A history of recent travel to or living in Wuhan, contact with people confirmed with COVID-19, and contact with people from Wuhan were documented in 55.38%, 26.15% and 7.69% of patients, respectively. Not all patients could provide their exact exposure time. There were 49 patients with complete exposure time information. The range of time from exposure to onset of symptoms (incubation period) was 0 to 21 days, with median (IQR) of 6 (4–10) days. Notably, 2 patients presented at 14 days, 1 patient at 16 days and 1 patient at 21 days.
Twenty-two patients (33.85%) had at least one concurrent disease (i.e. hypertension, diabetes, malignancy, endocrine disease, and tumor). Patients with any concurrent disease were significantly more likely to be diagnosed as critical cases (60% with any concurrent disease) as compared to other patients (mild 10%, general 25%, and severe 50%) (P = 0.0264).
Fever (86.15%) and dry cough (56.92%) were the most common symptoms. The mean (SD) maximum temperature was 38.04 (0.86) °C. There was no significant difference in fever and dry cough among patients with different clinical types (all P > 0.05). The median (IQR) times of onset of symptom to laboratory confirmation and pneumonia were 5 (3–7) and 6 (3–8) days, respectively. The median (IQR) time of onset of symptom to virus RNA clearance was 15 (11–20) days. Virus RNA clearance time lengthened with disease progression (P = 0.0001). The most common pattern on chest X-ray and CT in patients with pneumonia was bilateral patchy shadowing and bilateral ground-glass opacity, respectively.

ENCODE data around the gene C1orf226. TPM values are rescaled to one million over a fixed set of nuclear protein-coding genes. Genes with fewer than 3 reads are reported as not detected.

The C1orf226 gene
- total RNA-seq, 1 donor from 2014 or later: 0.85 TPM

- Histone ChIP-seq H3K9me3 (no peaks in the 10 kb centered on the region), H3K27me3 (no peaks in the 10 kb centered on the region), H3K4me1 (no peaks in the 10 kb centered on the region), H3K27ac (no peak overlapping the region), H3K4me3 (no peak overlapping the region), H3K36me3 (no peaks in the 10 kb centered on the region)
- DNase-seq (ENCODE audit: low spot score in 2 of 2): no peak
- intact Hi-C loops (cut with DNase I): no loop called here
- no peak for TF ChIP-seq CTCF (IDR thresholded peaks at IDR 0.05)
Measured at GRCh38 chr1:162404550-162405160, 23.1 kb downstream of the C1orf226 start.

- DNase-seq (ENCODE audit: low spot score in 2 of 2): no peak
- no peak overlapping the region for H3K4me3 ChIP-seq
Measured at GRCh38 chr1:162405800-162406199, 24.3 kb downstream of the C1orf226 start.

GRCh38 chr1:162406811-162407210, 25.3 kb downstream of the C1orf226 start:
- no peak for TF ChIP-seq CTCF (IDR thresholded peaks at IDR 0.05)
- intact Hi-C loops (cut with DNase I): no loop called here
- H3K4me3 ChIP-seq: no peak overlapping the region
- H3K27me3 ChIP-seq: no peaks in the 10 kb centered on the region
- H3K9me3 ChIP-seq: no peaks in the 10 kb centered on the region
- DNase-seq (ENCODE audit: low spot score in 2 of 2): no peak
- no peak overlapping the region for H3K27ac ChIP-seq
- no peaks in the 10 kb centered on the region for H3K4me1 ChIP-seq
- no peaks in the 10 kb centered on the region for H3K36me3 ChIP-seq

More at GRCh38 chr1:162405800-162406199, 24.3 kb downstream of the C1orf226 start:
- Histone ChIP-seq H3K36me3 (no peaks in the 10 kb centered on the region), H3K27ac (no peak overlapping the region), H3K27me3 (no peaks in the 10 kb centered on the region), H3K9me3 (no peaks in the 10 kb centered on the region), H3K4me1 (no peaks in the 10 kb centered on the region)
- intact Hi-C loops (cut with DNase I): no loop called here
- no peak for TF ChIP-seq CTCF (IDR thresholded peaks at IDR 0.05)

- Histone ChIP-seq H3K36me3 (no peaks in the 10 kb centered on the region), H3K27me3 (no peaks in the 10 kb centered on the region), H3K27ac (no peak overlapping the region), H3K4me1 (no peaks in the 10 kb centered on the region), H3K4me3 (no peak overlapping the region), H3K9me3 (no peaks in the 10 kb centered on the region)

Laboratory parameters of patients in different clinical types
Details of laboratory results are shown in Table 2, Supplemental Tables S1 and S2. Laboratory abnormalities, including aspartate amino transferase (ALT), CK, potassium, creatine kinase-MB (CKMB), myocardial troponin I (cTnI), myoglobin, N-terminal pro-brain natriuretic peptide (NT-pro BNP), and lactate (LAC), were more common as disease worsened (All P < 0.05). Nineteen (29.23%) patients had lymphopenia (lymphocyte count < 1.0 × 109/L). No mild type patients had lymphopenia, however, 73.33% of critical type did (P < 0.0001). In lymphocyte subgroup analysis, 20 (30.77%), 29 (44.62%), 35 (53.85%), and 18 (27.69%) patients had decreased total, T, CD4, and CD8 lymphocyte, respectively. Decreases in all four indicators above were more common as the disease worsened (All P < 0.05). Meanwhile, lymphocyte counts increased gradually as patients recovered. T lymphocyte count trends in different clinical types throughout the course of the disease are shown in Fig. 1a.